Publications by authors named "Jürgen Zezula"

6 Publications

  • Page 1 of 1

A two-state model for the diffusion of the A2A adenosine receptor in hippocampal neurons: agonist-induced switch to slow mobility is modified by synapse-associated protein 102 (SAP102).

J Biol Chem 2014 Mar 7;289(13):9263-74. Epub 2014 Feb 7.

From the Institute for Pharmacology, Center for Physiology and Pharmacology, Medical University of Vienna, Währinger Str. 13a, 1090 Vienna, Austria and.

The A2A receptor is a class A/rhodopsin-like G protein-coupled receptor. Coupling to its cognate protein, Gs, occurs via restricted collision coupling and is contingent on the presence of cholesterol. Agonist activation slows diffusion of the A2A adenosine receptor in the lipid bilayer. We explored the contribution of the hydrophobic core and of the extended C terminus by examining diffusion of quantum dot-labeled receptor variants in dissociated hippocampal neurons. Single particle tracking of the A2A receptor(1-311), which lacks the last 101 residues, revealed that agonist-induced confinement was abolished and that the agonist-induced decrease in diffusivity was reduced substantially. A fragment comprising the SH3 domain and the guanylate kinase domain of synapse-associated protein 102 (SAP102) was identified as a candidate interactor that bound to the A2A receptor C terminus. Complex formation between the A2A receptor and SAP102 was verified by coimmunoprecipitation and by tracking its impact on receptor diffusion. An analysis of all trajectories by a hidden Markov model was consistent with two diffusion states where agonist activation reduced the transition between the two states and, thus, promoted the accumulation of the A2A receptor in the compartment with slow mobility. Overexpression of SAP102 precluded the access of the A2A receptor to a compartment with restricted mobility. In contrast, a mutated A2A receptor (with (383)DVELL(387) replaced by RVRAA) was insensitive to the action of SAP102. These observations show that the hydrophobic core per se does not fully account for the agonist-promoted change in mobility of the A2A receptor. The extended carboxyl terminus allows for regulatory input by scaffolding molecules such as SAP102.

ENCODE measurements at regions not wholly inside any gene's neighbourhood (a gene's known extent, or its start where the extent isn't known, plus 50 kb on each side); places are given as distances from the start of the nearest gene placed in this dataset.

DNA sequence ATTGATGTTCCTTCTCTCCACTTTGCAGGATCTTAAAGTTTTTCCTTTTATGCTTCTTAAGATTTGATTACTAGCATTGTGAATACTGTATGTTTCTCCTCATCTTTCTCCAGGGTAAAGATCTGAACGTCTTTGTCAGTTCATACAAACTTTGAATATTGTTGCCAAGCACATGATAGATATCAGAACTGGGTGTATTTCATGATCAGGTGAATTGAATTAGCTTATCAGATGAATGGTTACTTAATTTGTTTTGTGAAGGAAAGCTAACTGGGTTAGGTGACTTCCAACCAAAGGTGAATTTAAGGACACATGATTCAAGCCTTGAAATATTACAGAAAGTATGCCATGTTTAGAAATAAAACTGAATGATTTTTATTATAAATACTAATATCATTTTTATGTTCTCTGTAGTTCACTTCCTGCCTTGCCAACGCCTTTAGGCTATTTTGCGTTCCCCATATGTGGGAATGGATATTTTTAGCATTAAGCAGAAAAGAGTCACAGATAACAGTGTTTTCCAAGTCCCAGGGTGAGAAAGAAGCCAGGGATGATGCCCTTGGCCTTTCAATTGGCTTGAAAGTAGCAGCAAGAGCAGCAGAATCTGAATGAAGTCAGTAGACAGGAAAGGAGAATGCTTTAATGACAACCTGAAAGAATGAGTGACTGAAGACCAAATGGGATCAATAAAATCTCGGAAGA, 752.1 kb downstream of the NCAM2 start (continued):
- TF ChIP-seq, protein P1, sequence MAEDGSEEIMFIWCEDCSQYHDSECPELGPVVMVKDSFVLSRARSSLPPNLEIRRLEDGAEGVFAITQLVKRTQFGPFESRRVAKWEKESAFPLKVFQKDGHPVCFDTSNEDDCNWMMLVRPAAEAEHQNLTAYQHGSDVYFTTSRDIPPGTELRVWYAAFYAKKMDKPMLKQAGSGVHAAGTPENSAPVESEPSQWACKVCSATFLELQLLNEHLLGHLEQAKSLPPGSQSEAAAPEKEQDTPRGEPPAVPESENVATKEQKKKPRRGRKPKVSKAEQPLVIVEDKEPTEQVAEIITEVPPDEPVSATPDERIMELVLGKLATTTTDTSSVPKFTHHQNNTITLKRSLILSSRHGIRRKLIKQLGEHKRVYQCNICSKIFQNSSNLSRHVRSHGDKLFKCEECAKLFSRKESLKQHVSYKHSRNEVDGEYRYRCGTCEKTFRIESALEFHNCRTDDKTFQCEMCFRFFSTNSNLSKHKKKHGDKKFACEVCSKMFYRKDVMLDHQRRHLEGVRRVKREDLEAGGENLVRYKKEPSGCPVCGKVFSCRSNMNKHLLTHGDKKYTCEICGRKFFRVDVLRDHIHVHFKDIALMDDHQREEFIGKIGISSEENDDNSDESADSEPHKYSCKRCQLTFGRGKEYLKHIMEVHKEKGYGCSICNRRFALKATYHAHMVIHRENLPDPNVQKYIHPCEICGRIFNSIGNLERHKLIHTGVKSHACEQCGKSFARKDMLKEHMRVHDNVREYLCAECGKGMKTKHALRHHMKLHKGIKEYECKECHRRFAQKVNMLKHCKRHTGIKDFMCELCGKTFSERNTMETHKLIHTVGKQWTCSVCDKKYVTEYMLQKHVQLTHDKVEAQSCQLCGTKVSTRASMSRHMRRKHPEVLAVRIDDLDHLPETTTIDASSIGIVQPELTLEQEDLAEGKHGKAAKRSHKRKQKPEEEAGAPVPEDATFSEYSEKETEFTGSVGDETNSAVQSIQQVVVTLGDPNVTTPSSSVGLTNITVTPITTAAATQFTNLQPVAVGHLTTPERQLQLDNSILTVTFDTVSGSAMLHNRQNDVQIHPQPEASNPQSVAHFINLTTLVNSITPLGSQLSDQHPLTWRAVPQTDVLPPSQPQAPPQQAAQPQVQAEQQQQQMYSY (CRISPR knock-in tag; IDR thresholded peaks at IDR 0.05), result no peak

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http://dx.doi.org/10.1074/jbc.M113.505685DOI Listing
http://www.ncbi.nlm.nih.gov/pmc/articles/PMC3979375PMC
March 2014

A single allele of Hdac2 but not Hdac1 is sufficient for normal mouse brain development in the absence of its paralog.

Development 2014 Feb;141(3):604-616